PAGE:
I was just reading through what Alex linked earlier and this paragraph jumped out at me.
Still … John Updike once challenged Ted Williams’ critics (who said that he was only interested in individual numbers) by saying that for Ted Williams to organize his hits so that they wouldn’t help anyone but himself would “consult a feat of placement unparalleled in the annals of selfishness.” Well, for a pitcher to be lousy AND win 20 games — especially in the age of five-man rotations and active bullpens — would be a magic trick worthy of a big room in Vegas. - Joe Posnaski
Between 2001 and 2011 only 5 players have produced more WAR than that of our very own Ichiro Suzuki. The short list includes that of Pujols, A-Rod, Berkman, Beltran and Chipper Jones.
I often refrain from using his family name if only because it’s rarely used amongst most Seattlites. He doesn’t need a last name. You know the name of Ichiro. Heck, the guy in Spain that I hung out and watched a Reds-Phillies game with last week knew who Ichiro was and he knew next to nothing about baseball.
Yet, often times we call the man lazy, selfish, arrogant and egocentric. Yet, despite the home team fans self loathing we can see that he has been a viable offensive weapon. It also leads me to think we, as a fan base, have either reached or are quickly reaching the point where we’re no longer truely greatful or fully understand what we once had in right field.
All the increased talked about Ichiro is absloutely astounding to me. Forget about the “what if this is was <insert some classy baseball city>”. This is Seattle. Forget New York, forget Chicago and forget L.A. We are our own city and we make our own rules. Yes, there have been some bad deals that have gone down in recent memory, but that’s no excuse or example for how to handle the situation at hand.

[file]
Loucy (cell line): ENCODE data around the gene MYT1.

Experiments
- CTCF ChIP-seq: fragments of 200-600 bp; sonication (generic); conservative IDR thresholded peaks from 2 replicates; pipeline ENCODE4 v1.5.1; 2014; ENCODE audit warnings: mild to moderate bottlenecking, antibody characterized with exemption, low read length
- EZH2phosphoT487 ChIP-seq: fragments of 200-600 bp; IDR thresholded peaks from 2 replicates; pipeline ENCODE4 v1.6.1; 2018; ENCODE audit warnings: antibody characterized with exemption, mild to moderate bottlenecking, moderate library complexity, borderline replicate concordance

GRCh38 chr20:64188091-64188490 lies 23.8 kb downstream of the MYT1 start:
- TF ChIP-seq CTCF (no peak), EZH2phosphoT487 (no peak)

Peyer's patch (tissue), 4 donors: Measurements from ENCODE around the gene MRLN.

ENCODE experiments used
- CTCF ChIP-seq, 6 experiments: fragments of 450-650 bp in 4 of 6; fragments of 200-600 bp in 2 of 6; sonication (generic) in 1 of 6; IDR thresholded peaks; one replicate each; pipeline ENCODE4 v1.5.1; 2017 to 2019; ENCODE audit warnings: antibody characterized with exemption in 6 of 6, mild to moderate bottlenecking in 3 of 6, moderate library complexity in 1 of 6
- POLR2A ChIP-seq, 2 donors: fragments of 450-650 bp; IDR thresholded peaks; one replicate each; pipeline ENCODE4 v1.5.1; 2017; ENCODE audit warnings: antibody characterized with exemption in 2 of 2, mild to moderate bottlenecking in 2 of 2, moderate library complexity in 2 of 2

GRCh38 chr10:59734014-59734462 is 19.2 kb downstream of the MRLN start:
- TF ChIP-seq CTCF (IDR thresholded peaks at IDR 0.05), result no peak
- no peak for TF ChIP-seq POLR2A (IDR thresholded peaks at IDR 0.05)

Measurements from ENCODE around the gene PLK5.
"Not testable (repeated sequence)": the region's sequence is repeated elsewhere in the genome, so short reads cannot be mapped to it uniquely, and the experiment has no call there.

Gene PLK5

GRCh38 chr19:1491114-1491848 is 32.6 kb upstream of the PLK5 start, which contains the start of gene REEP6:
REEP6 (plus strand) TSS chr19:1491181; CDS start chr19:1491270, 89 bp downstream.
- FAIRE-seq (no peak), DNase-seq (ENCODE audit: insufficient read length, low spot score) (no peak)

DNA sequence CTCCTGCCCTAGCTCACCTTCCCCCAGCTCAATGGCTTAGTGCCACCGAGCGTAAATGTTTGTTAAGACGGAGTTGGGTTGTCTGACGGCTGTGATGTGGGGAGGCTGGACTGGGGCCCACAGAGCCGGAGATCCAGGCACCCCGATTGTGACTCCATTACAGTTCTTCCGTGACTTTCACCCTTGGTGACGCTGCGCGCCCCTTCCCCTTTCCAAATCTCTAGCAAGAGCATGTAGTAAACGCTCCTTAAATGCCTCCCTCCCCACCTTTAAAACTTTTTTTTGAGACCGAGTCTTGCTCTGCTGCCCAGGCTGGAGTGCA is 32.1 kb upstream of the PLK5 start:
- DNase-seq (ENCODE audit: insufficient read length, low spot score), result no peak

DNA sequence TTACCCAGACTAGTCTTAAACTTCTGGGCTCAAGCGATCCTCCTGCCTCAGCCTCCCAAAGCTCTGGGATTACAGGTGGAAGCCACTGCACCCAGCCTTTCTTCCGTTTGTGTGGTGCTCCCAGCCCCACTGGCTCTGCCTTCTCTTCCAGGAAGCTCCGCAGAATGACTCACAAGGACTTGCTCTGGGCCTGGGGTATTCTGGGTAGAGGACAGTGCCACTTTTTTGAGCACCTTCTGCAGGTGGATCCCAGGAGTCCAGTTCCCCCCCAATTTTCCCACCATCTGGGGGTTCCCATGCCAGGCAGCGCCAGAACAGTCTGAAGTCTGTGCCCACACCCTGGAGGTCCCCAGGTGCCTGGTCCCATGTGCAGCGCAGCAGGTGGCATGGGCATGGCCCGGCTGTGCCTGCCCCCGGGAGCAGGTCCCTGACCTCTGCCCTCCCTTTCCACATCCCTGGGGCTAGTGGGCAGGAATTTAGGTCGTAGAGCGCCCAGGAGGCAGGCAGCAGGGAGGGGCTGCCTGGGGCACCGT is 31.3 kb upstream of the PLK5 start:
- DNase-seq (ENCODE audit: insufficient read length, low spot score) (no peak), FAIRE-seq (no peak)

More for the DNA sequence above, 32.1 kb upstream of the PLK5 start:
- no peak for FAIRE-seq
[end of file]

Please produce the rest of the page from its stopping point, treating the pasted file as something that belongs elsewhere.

It’s September and the Chase to 200 is far more interesting than it ever has been before.
It’s September and the Ichiro watch has changed far more than ever expected.
There are plenty of guys across baseball that will attempt to ride out a career far further than what their skills enable them. Ichiro just doesn’t seem as if he would be one of them. Sure, there is a lot of pride and at times arrogance in his perfect skill set, but that doesn’t prove to me that he’s the type that needs to prove anything more to anyone other than himself. He has records both NPB and MLB. He has money and he has fame. Once his time has come he’ll be one of those guys who takes his bow and steps aways from the game.
But, I will continue to contest that I believe that Ichiro still has more in the tank.
I know the opinion is unpopular and I get that I might be reaching. I still see him getting 3,000 hits and I still see him doing that in a Seattle Mariners uniform.
The compairsons to Derek Jeter‘s situation last year, I believe, are apt.
I wish I could go into another 5,000 explaining why I think Ichiro is great and I think he’ll be just fine going into next year. Why, I’d give him a two year extension and why I think he’d be useful in that time. The thing is I could waste all those words and end up with a few people agreeing with me and in those same words I’d likely have just as many people disagree with me.
I still feel the article last month at this time is valid. Nothing has changed to me
Well, maybe one thing. The fans. That disappoints me. So many times we talk about what the players “owe us” and “owe the team” here we have a guy that’s quiet living that out here. He’s certainly had a rough season. One that, again, in my mind, was littered with bad luck and a coupled with a touch of age.
Say what you want. I want Ichiro back next year.
Topics: Ichiro Suzuki